Publication Date: January 25, 2011
Magic, princesses, hidden identities, wizards, conspiracies, figuring out who you really are - The False Princess packs a lot of topics into a fantastic story.
Nalia, the royal princess of Thorvaldor, spent her time at court studying or with her best friend Kiernan. Just after her 16th birthday, Nalia learns that she isn’t the princess - she was just filling in for the real princess. A prophecy stated that the princess would die before she turned sixteen. The true princess had been hidden away and now that the prophecy has been proven wrong, she can be brought back to court.
Now Nalia is Sinda - daughter of a weaver from the small village of Treb. She goes off to the country to live with her aunt. But, living in the small country village, Sinda proves inept at the most simple tasks. Soon she learns that she has magic and goes back to the city to try to get into the Wizard’s College. Once back in Vivaskari, Sinda finds herself in the middle of palace intrigue and much more.
I love reading fantasy when the world building is spot on and the characters feel like real people despite their fantastical abilities. The False Princess had both of these elements. Ms. O’Neal does a fantastic job with the world building. The difference between Vivaskari and Treb was tremendous, but both locales felt real and I could picture them clearly. My only (very tiny) complaint is the lack of a map of Thorvaldor, especially since Sinda travels quite a bit, it would have been nice to see exactly where each place was in relation to each other.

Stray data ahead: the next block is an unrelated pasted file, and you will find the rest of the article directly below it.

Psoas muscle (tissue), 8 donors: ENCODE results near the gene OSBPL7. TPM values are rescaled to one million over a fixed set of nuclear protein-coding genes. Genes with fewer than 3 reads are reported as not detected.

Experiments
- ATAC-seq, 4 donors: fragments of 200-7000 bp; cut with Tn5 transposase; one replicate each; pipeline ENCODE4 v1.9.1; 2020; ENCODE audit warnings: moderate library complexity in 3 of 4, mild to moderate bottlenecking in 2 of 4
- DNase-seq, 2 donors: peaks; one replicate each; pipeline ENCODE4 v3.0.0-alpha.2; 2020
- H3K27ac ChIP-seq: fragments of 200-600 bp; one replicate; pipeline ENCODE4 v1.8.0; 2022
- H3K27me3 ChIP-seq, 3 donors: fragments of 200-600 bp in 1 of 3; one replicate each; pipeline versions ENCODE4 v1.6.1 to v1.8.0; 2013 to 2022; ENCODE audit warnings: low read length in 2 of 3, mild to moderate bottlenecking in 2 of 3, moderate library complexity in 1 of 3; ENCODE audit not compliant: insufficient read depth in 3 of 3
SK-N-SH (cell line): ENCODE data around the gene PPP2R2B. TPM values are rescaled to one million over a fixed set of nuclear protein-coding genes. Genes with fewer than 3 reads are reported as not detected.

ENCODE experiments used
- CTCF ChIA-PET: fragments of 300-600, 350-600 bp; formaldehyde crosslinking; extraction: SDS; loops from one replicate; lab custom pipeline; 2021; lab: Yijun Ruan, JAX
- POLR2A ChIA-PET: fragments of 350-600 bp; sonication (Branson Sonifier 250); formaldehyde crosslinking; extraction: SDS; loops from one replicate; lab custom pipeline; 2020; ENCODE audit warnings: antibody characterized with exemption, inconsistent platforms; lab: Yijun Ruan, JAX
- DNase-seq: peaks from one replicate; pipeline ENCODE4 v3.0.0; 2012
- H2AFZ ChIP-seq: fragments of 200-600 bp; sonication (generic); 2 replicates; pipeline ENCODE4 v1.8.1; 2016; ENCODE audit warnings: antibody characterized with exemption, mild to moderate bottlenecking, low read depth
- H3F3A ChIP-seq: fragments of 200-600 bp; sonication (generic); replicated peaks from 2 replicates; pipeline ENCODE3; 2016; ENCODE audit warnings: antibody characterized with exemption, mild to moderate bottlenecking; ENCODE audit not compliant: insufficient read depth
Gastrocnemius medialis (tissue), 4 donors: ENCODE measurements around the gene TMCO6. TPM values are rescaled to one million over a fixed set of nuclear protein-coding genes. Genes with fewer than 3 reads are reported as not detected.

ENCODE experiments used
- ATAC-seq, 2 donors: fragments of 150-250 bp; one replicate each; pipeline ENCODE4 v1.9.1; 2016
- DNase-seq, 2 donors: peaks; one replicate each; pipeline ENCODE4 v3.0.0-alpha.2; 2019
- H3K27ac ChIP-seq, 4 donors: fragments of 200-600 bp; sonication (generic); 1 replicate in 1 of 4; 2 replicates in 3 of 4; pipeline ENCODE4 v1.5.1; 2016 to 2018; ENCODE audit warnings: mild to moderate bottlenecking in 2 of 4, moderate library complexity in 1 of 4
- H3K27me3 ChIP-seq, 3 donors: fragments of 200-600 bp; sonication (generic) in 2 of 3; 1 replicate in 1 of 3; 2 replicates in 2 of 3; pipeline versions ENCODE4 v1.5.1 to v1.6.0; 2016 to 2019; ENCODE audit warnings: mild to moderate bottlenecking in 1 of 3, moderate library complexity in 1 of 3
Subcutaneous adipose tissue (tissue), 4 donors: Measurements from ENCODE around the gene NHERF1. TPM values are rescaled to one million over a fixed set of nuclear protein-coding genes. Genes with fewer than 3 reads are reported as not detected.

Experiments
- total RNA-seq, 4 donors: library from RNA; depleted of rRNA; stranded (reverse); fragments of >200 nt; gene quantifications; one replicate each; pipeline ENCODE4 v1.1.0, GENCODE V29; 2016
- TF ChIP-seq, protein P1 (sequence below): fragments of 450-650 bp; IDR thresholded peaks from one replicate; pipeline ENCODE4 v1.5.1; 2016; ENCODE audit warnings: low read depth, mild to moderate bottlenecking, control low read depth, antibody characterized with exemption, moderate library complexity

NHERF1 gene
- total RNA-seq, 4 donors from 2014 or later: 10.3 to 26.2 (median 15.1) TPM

The secondary characters were a lot of fun to read - especially Kiernan and Philanthia. Kiernan was one of the only people who welcomed Sinda back to Vivaskari. And no matter how Sinda treated him, he always stood by her side. Kiernan wasn’t a push over, he simple believed in Sinda more than she believed in herself. Their relationship was a grounding force for both of them, and I really enjoyed watching it evolve throughout the book. Philanthia, the unorthodox teacher and source of wisdom, was one of my favorite characters. There was always another layer to her - more for the reader to learn about her. Even Sinda continued to uncover more and more about Philanthia as situations came up where she needed advice. The rapport the two of them built was fun to read.
The situation Sinda finds herself in could have been one note, a “woe is me, what should I do” story. Instead there is a great twist that allowed her to really shine and save a country while discovering who she really was - more than a simple country girl easily cast aside by the people she thought were her family. Sinda has become one of my favorite heroines. I love her journey and her realization that she can be the hero.